Equally, The Officers’ Training Corp is a university-based scheme to train students for army based jobs.
It teaches army drills, weaponry and technology skills.
- The British Army
When the Phase 1 training is completed, new gunners are referred to as ‘Privates’.
After 3 years as a private or after completing Phase 2 training, there is the possibility of promotion to Lance Corporal.
A Lance Corporal is in charge of a section (around 4 soldiers).
From then on up, promotion is granted to those with significant experience, leadership skills and training.
Army gunners can work up the ranks to Sergeant level and beyond, leading their own platoons and earning high salaries.
Also known as…
- Door Gunner
What’s it really like?
James Duncan is a 23 year old army gunner who has been in the military for over 6 years.
Here’s what he says about his job:
”I’ve been in the army since I was 16 but in the role I do now, a typical day consists of collecting weather information about my flights and briefing the pilots, collecting flying clothing and flying on various routes.
I’m a door gunner so I spend my time in a helicopter.
It can be challenging at times; you need to know a lot of information about 3 different types of aircrafts, not to mention all the various weapon systems.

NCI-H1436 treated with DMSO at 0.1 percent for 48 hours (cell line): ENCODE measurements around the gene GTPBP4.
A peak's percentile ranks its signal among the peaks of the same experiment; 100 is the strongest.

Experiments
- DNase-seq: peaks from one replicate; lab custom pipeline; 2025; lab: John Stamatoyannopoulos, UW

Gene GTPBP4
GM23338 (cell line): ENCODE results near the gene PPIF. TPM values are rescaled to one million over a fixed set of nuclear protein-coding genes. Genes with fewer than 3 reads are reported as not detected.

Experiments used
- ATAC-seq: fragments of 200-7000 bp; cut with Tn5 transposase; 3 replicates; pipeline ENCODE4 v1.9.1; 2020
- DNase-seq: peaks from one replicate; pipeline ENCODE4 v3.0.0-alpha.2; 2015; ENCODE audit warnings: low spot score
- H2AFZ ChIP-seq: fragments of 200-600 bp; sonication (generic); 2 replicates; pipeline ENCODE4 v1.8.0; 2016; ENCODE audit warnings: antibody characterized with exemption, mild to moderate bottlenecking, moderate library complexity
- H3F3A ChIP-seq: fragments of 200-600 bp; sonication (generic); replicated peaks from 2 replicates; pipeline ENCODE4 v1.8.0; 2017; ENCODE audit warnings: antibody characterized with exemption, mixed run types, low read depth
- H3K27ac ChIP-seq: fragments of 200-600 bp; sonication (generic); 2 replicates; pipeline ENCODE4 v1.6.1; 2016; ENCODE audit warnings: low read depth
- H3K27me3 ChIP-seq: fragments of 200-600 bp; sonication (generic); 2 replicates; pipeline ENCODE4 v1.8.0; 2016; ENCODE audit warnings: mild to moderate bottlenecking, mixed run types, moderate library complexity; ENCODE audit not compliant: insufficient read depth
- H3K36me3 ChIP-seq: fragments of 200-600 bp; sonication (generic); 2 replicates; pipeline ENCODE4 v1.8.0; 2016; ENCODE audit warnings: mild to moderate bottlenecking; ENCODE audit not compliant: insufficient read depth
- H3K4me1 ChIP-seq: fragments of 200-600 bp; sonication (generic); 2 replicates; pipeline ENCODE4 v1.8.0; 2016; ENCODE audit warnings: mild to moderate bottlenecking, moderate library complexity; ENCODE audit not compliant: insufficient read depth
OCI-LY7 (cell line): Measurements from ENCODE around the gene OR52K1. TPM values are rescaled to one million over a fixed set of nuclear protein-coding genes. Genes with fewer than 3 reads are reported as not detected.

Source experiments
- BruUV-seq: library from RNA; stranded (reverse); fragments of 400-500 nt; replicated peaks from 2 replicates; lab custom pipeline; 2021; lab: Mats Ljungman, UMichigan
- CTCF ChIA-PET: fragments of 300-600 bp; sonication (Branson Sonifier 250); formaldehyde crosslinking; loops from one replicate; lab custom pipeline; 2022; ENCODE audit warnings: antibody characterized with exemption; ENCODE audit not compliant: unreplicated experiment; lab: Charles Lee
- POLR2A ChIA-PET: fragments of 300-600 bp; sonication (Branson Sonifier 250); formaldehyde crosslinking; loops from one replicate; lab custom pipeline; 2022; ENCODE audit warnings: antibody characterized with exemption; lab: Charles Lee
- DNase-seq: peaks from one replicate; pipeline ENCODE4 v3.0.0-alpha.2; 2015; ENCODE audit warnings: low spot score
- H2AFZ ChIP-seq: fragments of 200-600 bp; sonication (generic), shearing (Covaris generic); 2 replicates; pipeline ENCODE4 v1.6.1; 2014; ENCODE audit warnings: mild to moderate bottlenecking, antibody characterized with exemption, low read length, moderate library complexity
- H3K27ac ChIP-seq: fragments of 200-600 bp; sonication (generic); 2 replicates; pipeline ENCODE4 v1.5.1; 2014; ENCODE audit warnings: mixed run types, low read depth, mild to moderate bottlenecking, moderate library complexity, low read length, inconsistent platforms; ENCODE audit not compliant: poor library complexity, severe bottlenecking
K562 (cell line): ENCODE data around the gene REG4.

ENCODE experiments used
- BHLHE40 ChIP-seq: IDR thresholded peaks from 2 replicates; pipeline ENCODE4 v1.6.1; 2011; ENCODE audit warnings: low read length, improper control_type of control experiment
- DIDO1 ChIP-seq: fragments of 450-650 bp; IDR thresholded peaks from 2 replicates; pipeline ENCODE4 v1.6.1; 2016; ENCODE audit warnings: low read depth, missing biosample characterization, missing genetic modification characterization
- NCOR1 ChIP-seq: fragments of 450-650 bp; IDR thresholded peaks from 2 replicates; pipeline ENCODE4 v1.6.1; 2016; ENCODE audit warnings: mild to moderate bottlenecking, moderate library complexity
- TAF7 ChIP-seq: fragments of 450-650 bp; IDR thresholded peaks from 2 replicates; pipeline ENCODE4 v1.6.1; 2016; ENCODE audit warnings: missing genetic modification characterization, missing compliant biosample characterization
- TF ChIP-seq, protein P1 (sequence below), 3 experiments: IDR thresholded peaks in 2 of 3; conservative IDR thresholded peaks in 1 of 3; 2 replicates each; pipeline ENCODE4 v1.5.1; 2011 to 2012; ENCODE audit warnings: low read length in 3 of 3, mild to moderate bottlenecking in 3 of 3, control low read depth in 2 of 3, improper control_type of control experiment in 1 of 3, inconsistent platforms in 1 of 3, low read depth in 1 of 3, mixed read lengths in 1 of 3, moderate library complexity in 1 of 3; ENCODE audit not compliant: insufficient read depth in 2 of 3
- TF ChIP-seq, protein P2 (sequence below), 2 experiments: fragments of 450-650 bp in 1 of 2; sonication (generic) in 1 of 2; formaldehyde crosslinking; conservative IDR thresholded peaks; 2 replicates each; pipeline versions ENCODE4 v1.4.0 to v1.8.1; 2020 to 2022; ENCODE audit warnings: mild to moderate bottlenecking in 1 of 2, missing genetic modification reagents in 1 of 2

The thing I’ve found about this job that really makes it worth it, is that unlike most jobs, you get to do a lot of travelling.
Not only do you get to travel, you get to do it with your closest friends.
Being an army gunner, you have a big friend database and you’re meeting new people all the time.
It has a flipside though – all the travelling and living in quarters means a lot of time away from home.
You start to miss your family and friends back there.
And of course, it’s dangerous.
War zones aren’t a fun place to be and you have to be prepared to see things you never wanted to see.
It can be quite emotionally draining.
But it’s not only dangerous in a war zone, bad weather can be a hazard to us so we have to keep our wits about us all the time.
And in all fairness, the danger part makes it more exciting to be honest.
One great thing that you don’t get in other careers is a huge level of opportunity.
The next step is to train and instruct new people stepping into my role, and then I’m looking at pilot selection.
There’s always another rung up the ladder to go.
And if you decide that you want to make a different career move, you can take the skill set you have and apply for jobs with the air paramedics, police helicopters, all sorts.
If I were to give any advice to people potentially looking at being an army gunner, I’d tell them to train and train hard.
You need to be both physically and mentally fit to do this job.
Being fit gets you very far.
Not only that, you need to be confident, hardworking and a real team player.
Studying is key.
If you don’t study, you’ll fail the course.
And even after you pass, you need to keep reading your notes – you need to know everything you’ve learnt all the time.
One thing about being in the army is, you use what you know every day in your job and it can be a matter of life and death if you forget.’’